# Doubts on LinearGradient#proportional=true

Tom Schindl tom.schindl at bestsolution.at
Fri Jun 8 10:35:23 PDT 2012

```If anyone on here has an idea how to apply the gradienttransform from
SVG [1] to JavaFX. I'd be very grateful.

The current code I have does the following but is not correct:

List<String> parts = ... /*matrix(....)*/

AffineTransform t = new AffineTransform(
Double.parseDouble(parts.get(0)),
Double.parseDouble(parts.get(1)),
Double.parseDouble(parts.get(2)),
Double.parseDouble(parts.get(3)),
Double.parseDouble(parts.get(4)),
Double.parseDouble(parts.get(5)));

double startX = t.transform( new Point2D.Double(x1,y1), null).x;
double startY = t.transform( new Point2D.Double(x1,y1), null).y;
double endX = t.transform( new Point2D.Double(x2,y2), null).x;
double endY = t.transform( new Point2D.Double(x2,y2), null).y;

You can find an example svg and my current restult at [2].

Tom

[2]http://www.efxclipse.org/svg/

Am 08.06.12 17:40, schrieb Tom Schindl:
> Have to correct myself :-( I think I'm the one responsible for the wrong
> behavior. Looks like I'm not handling gradientTransform appropriately :-(
>
> Am 08.06.12 17:17, schrieb Tom Schindl:
>> But how does it then work if one uses a proportional=false and 0,0,1,0?
>>
>> I'm trying to translate SVG linear gradients to FXML and it fails
>> because of this behavior. I'm having a hard time understanding how I'd
>> map their definition to FXML. For Rects calculating the offset would be
>> easy.
>>
>> Tom
>>
>> Am 08.06.12 17:06, schrieb Richard Bair:
>>> Perhaps you are being tripped up by the coordinate spaces. The rectangle is drawn at 40 in the x of it's coordinate system, and the gradient starts at 0. So the first 40px of gradient are to the left of the left edge of the rectangle. If the rect were at 0 you would see what you expect, I think. If you translate the rect vs move it you would see what you expected as well.
>>>
>>>
>>>
>>> On Jun 8, 2012, at 7:56 AM, Tom Schindl <tom.schindl at bestsolution.at> wrote:
>>>
>>>> here it is.
>>>>
>>>> The rect I get:
>>>> http://www.efxclipse.org/screen.png
>>>>
>>>> The rect I expected:
>>>> http://www.efxclipse.org/screen_expected.png
>>>>
>>>> Tom
>>>>
>>>> Am 08.06.12 16:48, schrieb Tom Schindl:
>>>>> It looks like the image gets stripped. Let me upload it somewhere and
>>>>> come back to you
>>>>>
>>>>> Tom
>>>>>
>>>>> Am 08.06.12 16:44, schrieb Pavel Safrata:
>>>>>> Hi Tom,
>>>>>> did you forget to attach the image or did the system strip it somewhere
>>>>>> along the way? I executed your code and saw exactly what you expected -
>>>>>> gradient in the left half of the rectangle, what do you see? By the way,
>>>>>> the code uses proportional=false, unlike suggested in the description,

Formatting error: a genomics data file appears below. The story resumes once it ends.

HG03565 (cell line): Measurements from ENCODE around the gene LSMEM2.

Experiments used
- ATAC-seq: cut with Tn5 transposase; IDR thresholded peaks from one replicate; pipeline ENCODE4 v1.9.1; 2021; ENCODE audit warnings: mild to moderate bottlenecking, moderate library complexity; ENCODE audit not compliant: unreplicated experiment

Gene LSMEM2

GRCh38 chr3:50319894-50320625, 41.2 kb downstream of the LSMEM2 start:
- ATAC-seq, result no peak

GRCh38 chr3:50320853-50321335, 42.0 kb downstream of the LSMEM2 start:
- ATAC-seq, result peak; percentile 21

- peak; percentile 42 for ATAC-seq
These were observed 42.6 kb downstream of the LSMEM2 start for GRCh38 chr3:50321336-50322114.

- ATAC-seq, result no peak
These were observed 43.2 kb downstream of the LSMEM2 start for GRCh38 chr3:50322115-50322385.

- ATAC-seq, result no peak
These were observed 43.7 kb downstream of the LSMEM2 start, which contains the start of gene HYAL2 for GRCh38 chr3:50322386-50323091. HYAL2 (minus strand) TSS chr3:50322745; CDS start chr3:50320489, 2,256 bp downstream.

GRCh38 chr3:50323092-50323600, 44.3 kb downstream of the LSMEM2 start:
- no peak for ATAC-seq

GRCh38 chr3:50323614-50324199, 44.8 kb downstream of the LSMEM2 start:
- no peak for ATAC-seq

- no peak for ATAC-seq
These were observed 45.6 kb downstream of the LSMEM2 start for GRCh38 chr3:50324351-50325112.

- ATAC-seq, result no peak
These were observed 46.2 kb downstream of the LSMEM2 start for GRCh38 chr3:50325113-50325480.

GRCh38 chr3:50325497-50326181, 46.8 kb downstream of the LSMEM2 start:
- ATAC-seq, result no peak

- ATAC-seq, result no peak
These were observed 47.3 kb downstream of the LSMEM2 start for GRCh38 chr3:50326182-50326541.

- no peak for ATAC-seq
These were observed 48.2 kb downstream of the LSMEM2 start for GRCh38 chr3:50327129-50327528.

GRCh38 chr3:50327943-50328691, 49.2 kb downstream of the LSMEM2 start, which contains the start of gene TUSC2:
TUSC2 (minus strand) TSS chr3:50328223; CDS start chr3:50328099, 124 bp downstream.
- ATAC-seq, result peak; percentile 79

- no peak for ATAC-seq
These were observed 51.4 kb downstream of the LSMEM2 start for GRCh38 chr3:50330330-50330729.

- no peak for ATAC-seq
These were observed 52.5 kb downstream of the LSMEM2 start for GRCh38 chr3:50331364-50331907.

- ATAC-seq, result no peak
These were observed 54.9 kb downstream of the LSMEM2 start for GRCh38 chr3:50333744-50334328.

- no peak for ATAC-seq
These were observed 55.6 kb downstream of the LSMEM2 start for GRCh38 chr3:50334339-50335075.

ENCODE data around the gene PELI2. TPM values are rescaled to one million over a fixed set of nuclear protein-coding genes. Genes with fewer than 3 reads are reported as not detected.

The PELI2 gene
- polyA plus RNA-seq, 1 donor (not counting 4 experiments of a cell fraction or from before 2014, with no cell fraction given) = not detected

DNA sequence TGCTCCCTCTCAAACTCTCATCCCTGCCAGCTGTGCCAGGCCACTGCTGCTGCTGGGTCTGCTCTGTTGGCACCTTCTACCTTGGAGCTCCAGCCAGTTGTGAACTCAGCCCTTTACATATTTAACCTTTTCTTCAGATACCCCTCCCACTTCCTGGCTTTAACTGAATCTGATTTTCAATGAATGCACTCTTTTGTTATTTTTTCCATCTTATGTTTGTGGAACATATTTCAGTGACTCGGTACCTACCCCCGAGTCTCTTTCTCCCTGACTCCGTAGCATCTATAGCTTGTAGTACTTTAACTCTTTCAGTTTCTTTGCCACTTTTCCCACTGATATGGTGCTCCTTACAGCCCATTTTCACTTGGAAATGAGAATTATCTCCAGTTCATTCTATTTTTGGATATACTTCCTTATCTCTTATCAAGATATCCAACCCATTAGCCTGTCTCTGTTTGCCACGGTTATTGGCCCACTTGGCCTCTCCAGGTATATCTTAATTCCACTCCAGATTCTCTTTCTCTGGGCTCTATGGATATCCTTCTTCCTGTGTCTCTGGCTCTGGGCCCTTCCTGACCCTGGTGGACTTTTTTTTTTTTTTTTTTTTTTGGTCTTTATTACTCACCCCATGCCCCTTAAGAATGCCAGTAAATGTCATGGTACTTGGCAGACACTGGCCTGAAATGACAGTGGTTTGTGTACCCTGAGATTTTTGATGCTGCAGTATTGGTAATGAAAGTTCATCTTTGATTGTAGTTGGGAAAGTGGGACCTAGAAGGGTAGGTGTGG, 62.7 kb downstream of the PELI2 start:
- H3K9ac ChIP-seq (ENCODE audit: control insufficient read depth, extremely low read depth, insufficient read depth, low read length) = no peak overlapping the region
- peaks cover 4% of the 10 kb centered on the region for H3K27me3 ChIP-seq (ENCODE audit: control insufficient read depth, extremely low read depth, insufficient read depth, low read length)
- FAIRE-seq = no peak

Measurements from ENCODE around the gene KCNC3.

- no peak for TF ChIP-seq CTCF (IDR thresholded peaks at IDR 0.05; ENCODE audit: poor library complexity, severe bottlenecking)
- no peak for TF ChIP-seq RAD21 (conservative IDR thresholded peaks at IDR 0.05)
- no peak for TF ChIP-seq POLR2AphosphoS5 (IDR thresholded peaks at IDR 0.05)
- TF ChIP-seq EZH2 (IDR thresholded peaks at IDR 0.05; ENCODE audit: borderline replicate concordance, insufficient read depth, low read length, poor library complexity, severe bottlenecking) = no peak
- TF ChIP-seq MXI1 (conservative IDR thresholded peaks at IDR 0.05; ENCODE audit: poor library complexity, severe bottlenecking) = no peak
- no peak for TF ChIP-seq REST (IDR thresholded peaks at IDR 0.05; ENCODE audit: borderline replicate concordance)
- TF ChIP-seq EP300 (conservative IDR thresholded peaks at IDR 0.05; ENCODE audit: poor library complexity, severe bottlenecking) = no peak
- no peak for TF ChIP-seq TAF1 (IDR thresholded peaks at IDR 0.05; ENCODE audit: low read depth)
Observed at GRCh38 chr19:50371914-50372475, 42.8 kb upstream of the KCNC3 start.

>>>>>> so please try to clarify your question.
>>>>>> Thanks,
>>>>>> Pavel
>>>>>>
>>>>>> On 8.6.2012 16:33, Tom Schindl wrote:
>>>>>>> Hi,
>>>>>>>
>>>>>>> I'm not sure if i understood proportional true wrong or I'm found a
>>>>>>> serious bug.
>>>>>>>
>>>>>>>> import java.util.ArrayList;
>>>>>>>> import java.util.List;
>>>>>>>>
>>>>>>>> import javafx.application.Application;
>>>>>>>> import javafx.scene.Group;
>>>>>>>> import javafx.scene.Scene;
>>>>>>>> import javafx.scene.paint.Color;
>>>>>>>> import javafx.scene.paint.CycleMethod;
>>>>>>>> import javafx.scene.paint.Stop;
>>>>>>>> import javafx.scene.shape.Rectangle;
>>>>>>>> import javafx.stage.Stage;
>>>>>>>>
>>>>>>>> public class TestGradient extends Application {
>>>>>>>>
>>>>>>>>    /**
>>>>>>>>     * @param args
>>>>>>>>     */
>>>>>>>>    public static void main(String[] args) {
>>>>>>>>        launch(args);
>>>>>>>>    }
>>>>>>>>
>>>>>>>>    @Override
>>>>>>>>    public void start(Stage primaryStage) throws Exception {
>>>>>>>>        Group g = new Group();
>>>>>>>>        Rectangle r = new Rectangle(40,0,90,75);
>>>>>>>>        List<Stop>  stops = new ArrayList<Stop>();
>>>>>>>>        stops.add(new Stop(0, Color.RED));
>>>>>>>>        stops.add(new Stop(1, Color.BLUE));
>>>>>>>>        LinearGradient lg = new LinearGradient(0, 0, 90, 0, false,
>>>>>>>> CycleMethod.NO_CYCLE, stops);
>>>>>>>>        r.setFill(lg);
>>>>>>>>        Scene s = new Scene(g,200,200);
>>>>>>>>        primaryStage.setScene(s);
>>>>>>>>        primaryStage.show();
>>>>>>>>    }
>>>>>>>>
>>>>>>>> }
>>>>>>> Running this code gives me an UI like shown in the attached screenshot.
>>>>>>> Is this really the right behaviour? I'd expect red to start on the left
>>>>>>> of the rect and end at 1/2 of the width.
>>>>>>>
>>>>>>> Tom
>>>>>>>
>>>>>
>>>>>
>>>>
>>>>
>>>> --
>>>> B e s t S o l u t i o n . a t                        EDV Systemhaus GmbH
>>>> ------------------------------------------------------------------------
>>>> tom schindl                 geschäftsführer/CEO
>>>> ------------------------------------------------------------------------
>>>> eduard-bodem-gasse 5-7/1   A-6020 innsbruck     fax      ++43 512 935833
>>>> http://www.BestSolution.at                      phone    ++43 512 935834
>>
>>
>
>

--
B e s t S o l u t i o n . a t                        EDV Systemhaus GmbH
------------------------------------------------------------------------
tom schindl                 geschäftsführer/CEO
------------------------------------------------------------------------
eduard-bodem-gasse 5-7/1   A-6020 innsbruck     fax      ++43 512 935833
http://www.BestSolution.at                      phone    ++43 512 935834
```